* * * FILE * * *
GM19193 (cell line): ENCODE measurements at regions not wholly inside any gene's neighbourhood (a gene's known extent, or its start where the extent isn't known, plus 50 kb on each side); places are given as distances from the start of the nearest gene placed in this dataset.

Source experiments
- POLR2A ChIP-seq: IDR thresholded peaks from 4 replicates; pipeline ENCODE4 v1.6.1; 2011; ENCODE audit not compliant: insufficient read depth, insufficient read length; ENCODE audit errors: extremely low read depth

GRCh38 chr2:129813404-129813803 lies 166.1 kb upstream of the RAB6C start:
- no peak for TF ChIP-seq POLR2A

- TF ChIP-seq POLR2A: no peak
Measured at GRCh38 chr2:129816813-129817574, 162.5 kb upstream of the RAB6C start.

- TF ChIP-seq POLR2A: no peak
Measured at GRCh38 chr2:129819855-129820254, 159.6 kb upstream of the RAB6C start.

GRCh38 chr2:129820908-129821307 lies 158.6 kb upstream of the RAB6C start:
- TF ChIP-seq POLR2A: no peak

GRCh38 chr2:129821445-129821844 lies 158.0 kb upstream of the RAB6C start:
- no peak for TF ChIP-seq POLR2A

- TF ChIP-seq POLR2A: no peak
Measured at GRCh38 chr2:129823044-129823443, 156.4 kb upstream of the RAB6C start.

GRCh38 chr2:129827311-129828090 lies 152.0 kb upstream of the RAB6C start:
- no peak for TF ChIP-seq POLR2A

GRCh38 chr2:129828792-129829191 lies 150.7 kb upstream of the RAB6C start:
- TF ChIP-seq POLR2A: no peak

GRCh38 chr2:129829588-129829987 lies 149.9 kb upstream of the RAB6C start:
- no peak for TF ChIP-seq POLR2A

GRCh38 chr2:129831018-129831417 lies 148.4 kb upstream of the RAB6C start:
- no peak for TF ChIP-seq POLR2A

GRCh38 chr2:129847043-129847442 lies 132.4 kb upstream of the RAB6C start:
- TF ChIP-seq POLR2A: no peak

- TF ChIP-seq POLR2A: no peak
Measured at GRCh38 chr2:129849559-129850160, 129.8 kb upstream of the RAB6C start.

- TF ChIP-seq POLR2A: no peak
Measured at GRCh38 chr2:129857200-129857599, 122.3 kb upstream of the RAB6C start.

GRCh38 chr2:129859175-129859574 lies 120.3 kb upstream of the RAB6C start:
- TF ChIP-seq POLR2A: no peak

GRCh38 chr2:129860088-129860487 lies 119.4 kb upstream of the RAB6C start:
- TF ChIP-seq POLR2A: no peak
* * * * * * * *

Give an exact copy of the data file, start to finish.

GM19193 (cell line): ENCODE measurements at regions not wholly inside any gene's neighbourhood (a gene's known extent, or its start where the extent isn't known, plus 50 kb on each side); places are given as distances from the start of the nearest gene placed in this dataset.

Source experiments
- POLR2A ChIP-seq: IDR thresholded peaks from 4 replicates; pipeline ENCODE4 v1.6.1; 2011; ENCODE audit not compliant: insufficient read depth, insufficient read length; ENCODE audit errors: extremely low read depth

GRCh38 chr2:129813404-129813803 lies 166.1 kb upstream of the RAB6C start:
- no peak for TF ChIP-seq POLR2A

- TF ChIP-seq POLR2A: no peak
Measured at GRCh38 chr2:129816813-129817574, 162.5 kb upstream of the RAB6C start.

- TF ChIP-seq POLR2A: no peak
Measured at GRCh38 chr2:129819855-129820254, 159.6 kb upstream of the RAB6C start.

GRCh38 chr2:129820908-129821307 lies 158.6 kb upstream of the RAB6C start:
- TF ChIP-seq POLR2A: no peak

GRCh38 chr2:129821445-129821844 lies 158.0 kb upstream of the RAB6C start:
- no peak for TF ChIP-seq POLR2A

- TF ChIP-seq POLR2A: no peak
Measured at GRCh38 chr2:129823044-129823443, 156.4 kb upstream of the RAB6C start.

GRCh38 chr2:129827311-129828090 lies 152.0 kb upstream of the RAB6C start:
- no peak for TF ChIP-seq POLR2A

GRCh38 chr2:129828792-129829191 lies 150.7 kb upstream of the RAB6C start:
- TF ChIP-seq POLR2A: no peak

GRCh38 chr2:129829588-129829987 lies 149.9 kb upstream of the RAB6C start:
- no peak for TF ChIP-seq POLR2A

GRCh38 chr2:129831018-129831417 lies 148.4 kb upstream of the RAB6C start:
- no peak for TF ChIP-seq POLR2A

GRCh38 chr2:129847043-129847442 lies 132.4 kb upstream of the RAB6C start:
- TF ChIP-seq POLR2A: no peak

- TF ChIP-seq POLR2A: no peak
Measured at GRCh38 chr2:129849559-129850160, 129.8 kb upstream of the RAB6C start.

- TF ChIP-seq POLR2A: no peak
Measured at GRCh38 chr2:129857200-129857599, 122.3 kb upstream of the RAB6C start.

GRCh38 chr2:129859175-129859574 lies 120.3 kb upstream of the RAB6C start:
- TF ChIP-seq POLR2A: no peak

GRCh38 chr2:129860088-129860487 lies 119.4 kb upstream of the RAB6C start:
- TF ChIP-seq POLR2A: no peak